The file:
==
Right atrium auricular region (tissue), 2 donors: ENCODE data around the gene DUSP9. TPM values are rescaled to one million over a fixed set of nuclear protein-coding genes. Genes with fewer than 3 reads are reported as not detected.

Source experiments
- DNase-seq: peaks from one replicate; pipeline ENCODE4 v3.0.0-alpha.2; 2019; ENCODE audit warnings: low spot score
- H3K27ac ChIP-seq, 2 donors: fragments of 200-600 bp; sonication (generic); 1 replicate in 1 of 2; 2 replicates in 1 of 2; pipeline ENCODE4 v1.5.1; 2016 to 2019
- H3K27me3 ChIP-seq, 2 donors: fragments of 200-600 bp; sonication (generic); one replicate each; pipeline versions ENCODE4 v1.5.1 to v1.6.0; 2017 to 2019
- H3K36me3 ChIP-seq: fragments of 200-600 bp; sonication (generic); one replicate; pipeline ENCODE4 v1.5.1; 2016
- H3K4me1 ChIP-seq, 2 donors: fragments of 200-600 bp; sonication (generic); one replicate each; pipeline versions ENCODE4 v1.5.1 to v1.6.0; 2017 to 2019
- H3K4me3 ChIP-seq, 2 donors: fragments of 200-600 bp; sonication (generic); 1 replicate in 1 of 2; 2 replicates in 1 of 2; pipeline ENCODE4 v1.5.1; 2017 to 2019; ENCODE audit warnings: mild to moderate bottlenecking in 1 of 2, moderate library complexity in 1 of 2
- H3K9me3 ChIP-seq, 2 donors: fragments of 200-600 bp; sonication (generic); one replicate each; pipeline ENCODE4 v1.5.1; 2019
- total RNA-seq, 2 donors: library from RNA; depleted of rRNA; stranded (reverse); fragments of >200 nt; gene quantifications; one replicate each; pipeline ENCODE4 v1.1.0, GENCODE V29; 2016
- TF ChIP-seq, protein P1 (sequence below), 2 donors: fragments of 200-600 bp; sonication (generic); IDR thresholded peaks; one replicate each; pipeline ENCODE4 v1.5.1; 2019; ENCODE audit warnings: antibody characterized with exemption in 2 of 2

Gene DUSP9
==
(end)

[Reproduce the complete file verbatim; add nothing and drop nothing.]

Right atrium auricular region (tissue), 2 donors: ENCODE data around the gene DUSP9. TPM values are rescaled to one million over a fixed set of nuclear protein-coding genes. Genes with fewer than 3 reads are reported as not detected.

Source experiments
- DNase-seq: peaks from one replicate; pipeline ENCODE4 v3.0.0-alpha.2; 2019; ENCODE audit warnings: low spot score
- H3K27ac ChIP-seq, 2 donors: fragments of 200-600 bp; sonication (generic); 1 replicate in 1 of 2; 2 replicates in 1 of 2; pipeline ENCODE4 v1.5.1; 2016 to 2019
- H3K27me3 ChIP-seq, 2 donors: fragments of 200-600 bp; sonication (generic); one replicate each; pipeline versions ENCODE4 v1.5.1 to v1.6.0; 2017 to 2019
- H3K36me3 ChIP-seq: fragments of 200-600 bp; sonication (generic); one replicate; pipeline ENCODE4 v1.5.1; 2016
- H3K4me1 ChIP-seq, 2 donors: fragments of 200-600 bp; sonication (generic); one replicate each; pipeline versions ENCODE4 v1.5.1 to v1.6.0; 2017 to 2019
- H3K4me3 ChIP-seq, 2 donors: fragments of 200-600 bp; sonication (generic); 1 replicate in 1 of 2; 2 replicates in 1 of 2; pipeline ENCODE4 v1.5.1; 2017 to 2019; ENCODE audit warnings: mild to moderate bottlenecking in 1 of 2, moderate library complexity in 1 of 2
- H3K9me3 ChIP-seq, 2 donors: fragments of 200-600 bp; sonication (generic); one replicate each; pipeline ENCODE4 v1.5.1; 2019
- total RNA-seq, 2 donors: library from RNA; depleted of rRNA; stranded (reverse); fragments of >200 nt; gene quantifications; one replicate each; pipeline ENCODE4 v1.1.0, GENCODE V29; 2016
- TF ChIP-seq, protein P1 (sequence below), 2 donors: fragments of 200-600 bp; sonication (generic); IDR thresholded peaks; one replicate each; pipeline ENCODE4 v1.5.1; 2019; ENCODE audit warnings: antibody characterized with exemption in 2 of 2

Gene DUSP9